A large rotation restraint is a restraint which rotates away from its original line of action due to a pipe movement in a direction orthogonal to the original line of action. This may occur when the restraint is provided by a rod or a strut and the orthogonal displacement is large. Since the length of the rod must remain constant, the rotation from the original line of action is:
Since the length of the rod must remain constant, the pipe will be forced to travel through the arc defined by the rod rotating about its point of attachment to the structure. This is illustrated in Figure 3-104. Note that the effect of the swing is much more pronounced when using short rods.
These types of restraints are solved by initially doing the analysis with the restraints acting along their as-installed line of action. After the analysis is complete, the movement of the pipe at that location is noted. Based upon the movement of the pipe orthogonal to the line of action of the restraint, a new position on the arc of the restraint is calculated. The component of that position representing forced displacement along the line of action of the pipe is then used as an imposed displacement for the next analysis. After this analysis, the position of the pipe is checked again, the new position on the arc is recalculated, and the process is repeated, until the line of action of the restraint (and the position of the pipe) is unchanged (within a tolerance, which can be set by the user) from one analysis to the next.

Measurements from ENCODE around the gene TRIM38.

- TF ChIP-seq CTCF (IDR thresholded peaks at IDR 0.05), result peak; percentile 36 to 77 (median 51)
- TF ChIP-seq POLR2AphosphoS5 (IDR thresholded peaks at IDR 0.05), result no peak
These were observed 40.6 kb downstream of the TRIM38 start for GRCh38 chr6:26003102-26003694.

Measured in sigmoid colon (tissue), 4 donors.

Large rotation restraints are entered in CAESAR II through the use of the term XROD, YROD, or ZROD. The direction in which the rod runs from the pipe is designated by the sign (+ or -, where no sign is taken to be the same as +). This type of support can be used to model supports where load bearing is sensitive to the angle of the line of action.
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